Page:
What is Christianity all about? Many people consider Christianity to be mostly about Jesus dying for the sins of mankind. Indeed (John 3:16); but why did Jesus have to die for the sins of mankind? To this many would answer in terms of allowing us to go to heaven; perhaps so (John 14:1-3), but why would God want us to be in heaven or any such thing? God wants us to be reconciled in relationship with mankind and among mankind (Romans 5:5-11, Ephesians 2:1-18). Why would God want to reconcile Himself to people, or among people themselves? He Himself is One in relational unity, the Father, the Son, and the Holy Spirit, perfectly one (Deuteronomy 6:4, John 17:20-23). Since God is one, God desires to be one with humans whom He made in His image (Genesis 1:26-27).
The Lord Jesus Himself made all these powerful truths known in John 17:20-23, and yet there Jesus’ whole purpose is praying before His Father for all who would believe in Him to be one as He is one with the Father. Jesus’ prayer would have Christians maintain unity among themselves as God is one in Himself.
Paul wrote extensively regarding the great things which God has accomplished for us in Christ: every spiritual blessing, election, predestination for adoption as sons, the down payment of the Spirit, His love, grace, and mercy displayed in salvation, reconciliation of Jews and Gentiles through the killing of hostility between them on the cross, the manifestation of God’s purposes in the church, and to what end (Ephesians 1:1-3:21)? That Christians might give diligence to keep the unity of the Spirit in the bond of peace (Ephesians 4:3).
Therefore in Ephesians 4:3 Paul well establishes the importance and imperative of the pursuit of unity among Christians. And yet Christians must remember that their unity is not something they have or even could accomplish through their own efforts: Paul does not tell Christians to work to become unified, but to strive diligently to maintain the unity of the Spirit. If we have been baptized into Christ, we have been baptized into the one Spirit of God into one body (1 Corinthians 12:13); Paul envisioned Christians as built up into one temple filled with the Holy Spirit (Ephesians 2:18-22). Paul would go on to emphasize the “oneness” of all things: one body, one Spirit, one hope, one Lord, one faith, one baptism, one God and Father (Ephesians 4:4-6). We might take this message and use it polemically to decry the fractured state of “Christendom,” insisting on the importance of the unity of the faith; there are times in which it is appropriate to do so, but we must always keep Paul’s original reason for saying as much in mind. As God is one, so God has made believers in Christ one with Him and with each other through Jesus’ death on the cross (Ephesians 2:1-22).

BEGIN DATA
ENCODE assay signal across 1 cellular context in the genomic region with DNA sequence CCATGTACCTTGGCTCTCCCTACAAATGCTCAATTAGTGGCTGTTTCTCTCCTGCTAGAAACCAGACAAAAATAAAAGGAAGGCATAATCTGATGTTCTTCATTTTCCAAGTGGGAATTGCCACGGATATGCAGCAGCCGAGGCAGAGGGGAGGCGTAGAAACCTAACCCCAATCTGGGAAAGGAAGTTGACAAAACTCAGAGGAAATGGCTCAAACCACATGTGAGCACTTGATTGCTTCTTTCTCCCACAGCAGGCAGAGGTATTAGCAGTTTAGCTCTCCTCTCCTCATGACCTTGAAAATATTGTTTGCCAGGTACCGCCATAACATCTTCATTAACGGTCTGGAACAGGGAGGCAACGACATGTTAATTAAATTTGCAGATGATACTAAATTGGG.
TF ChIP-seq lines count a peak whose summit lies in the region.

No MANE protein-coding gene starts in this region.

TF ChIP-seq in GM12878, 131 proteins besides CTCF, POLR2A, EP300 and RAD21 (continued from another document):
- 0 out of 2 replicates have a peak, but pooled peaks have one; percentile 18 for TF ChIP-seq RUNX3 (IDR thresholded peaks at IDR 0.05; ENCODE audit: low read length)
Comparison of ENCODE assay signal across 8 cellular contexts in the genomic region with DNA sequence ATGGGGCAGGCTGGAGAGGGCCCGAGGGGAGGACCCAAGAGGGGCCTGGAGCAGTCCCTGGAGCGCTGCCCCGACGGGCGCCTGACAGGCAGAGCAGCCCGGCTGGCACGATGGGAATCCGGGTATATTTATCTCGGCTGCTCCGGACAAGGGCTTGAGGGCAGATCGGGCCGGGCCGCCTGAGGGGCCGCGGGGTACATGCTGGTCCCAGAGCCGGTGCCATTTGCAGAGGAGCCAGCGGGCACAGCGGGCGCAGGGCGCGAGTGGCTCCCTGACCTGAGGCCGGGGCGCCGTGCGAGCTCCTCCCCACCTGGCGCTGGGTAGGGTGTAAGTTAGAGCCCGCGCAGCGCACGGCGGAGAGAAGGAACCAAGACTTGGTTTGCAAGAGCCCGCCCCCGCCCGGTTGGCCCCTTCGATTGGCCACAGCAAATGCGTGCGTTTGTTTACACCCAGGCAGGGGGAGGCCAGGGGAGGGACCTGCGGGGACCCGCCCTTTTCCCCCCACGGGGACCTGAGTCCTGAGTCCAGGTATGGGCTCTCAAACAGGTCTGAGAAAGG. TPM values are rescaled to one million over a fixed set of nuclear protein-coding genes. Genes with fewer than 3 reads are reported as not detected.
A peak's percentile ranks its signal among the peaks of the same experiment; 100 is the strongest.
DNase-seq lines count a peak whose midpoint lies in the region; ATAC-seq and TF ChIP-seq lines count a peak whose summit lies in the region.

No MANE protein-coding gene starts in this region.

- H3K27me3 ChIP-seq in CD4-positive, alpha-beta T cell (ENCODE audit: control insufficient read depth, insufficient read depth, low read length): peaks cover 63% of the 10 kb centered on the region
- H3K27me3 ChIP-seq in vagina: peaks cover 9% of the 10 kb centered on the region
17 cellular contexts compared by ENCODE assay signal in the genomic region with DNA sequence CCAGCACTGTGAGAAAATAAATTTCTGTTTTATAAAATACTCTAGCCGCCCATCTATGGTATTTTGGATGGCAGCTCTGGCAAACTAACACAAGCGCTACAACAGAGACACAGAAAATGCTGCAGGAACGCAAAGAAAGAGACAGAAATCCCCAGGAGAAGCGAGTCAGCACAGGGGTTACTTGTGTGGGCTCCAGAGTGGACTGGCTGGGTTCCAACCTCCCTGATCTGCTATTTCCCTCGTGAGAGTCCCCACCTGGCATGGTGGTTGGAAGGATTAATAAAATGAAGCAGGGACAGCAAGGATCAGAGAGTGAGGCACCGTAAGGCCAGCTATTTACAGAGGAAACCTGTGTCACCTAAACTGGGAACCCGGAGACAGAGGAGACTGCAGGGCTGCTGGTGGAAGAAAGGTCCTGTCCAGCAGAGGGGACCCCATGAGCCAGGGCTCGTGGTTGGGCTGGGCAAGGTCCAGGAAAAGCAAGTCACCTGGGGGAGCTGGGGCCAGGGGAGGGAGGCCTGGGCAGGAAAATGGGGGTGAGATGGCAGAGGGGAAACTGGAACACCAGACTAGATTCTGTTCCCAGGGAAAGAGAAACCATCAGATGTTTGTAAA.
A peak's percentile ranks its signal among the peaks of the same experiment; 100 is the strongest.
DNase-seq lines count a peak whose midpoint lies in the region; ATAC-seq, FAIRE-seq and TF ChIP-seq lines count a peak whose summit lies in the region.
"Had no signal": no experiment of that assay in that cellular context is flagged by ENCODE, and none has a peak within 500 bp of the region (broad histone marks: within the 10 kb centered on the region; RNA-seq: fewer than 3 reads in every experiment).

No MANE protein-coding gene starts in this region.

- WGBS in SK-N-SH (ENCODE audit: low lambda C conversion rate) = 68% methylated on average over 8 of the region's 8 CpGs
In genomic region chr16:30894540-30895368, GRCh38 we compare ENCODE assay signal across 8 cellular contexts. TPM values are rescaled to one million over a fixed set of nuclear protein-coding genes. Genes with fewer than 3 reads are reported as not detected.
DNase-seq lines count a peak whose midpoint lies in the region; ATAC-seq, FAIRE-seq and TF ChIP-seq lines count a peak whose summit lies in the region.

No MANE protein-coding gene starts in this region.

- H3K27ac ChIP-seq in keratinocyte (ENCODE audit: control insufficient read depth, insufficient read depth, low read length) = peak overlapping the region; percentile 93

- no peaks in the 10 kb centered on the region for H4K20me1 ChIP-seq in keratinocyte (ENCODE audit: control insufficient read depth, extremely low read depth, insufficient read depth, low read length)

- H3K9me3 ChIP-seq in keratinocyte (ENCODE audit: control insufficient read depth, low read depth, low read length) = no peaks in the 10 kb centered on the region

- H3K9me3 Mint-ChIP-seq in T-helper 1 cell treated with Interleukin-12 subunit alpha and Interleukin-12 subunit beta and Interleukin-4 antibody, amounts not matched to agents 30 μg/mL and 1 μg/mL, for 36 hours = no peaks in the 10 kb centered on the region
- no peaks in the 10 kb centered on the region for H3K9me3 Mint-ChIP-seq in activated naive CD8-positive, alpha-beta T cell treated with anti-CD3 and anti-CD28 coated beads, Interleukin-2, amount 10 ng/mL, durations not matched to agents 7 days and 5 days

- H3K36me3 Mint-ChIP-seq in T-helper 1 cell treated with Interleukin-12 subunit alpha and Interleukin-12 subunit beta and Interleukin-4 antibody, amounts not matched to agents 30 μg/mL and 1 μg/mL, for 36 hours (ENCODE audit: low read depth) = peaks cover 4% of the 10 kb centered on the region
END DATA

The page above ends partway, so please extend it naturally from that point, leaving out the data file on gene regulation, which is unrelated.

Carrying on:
Christians must be “eager” or “work diligently” to keep that unity in the Spirit. Yes, Christians are also called to be eager or to work diligently to present themselves as approved before God, workmen who have no need to be ashamed, rightly handling the word of truth (2 Timothy 2:15). Christians must recognize the imperative of each. We cannot imagine we will be able to stand before God as approved if we proved so eager to argue regarding the word of truth that we neglected to maintain the unity of the Spirit; there can be little unity in the Spirit if many heed false teachings and teachers and fall away from the living God (cf. 1 Timothy 4:1, 2 Peter 2:1-22). Unity in the faith does not happen automatically or on its own; it must be cultivated and developed. To accept the same teachings as true doctrine is not unity; to be one, Christians must not only believe the truth of God in Christ, but to work together to build up the body of Christ and the temple of the Spirit.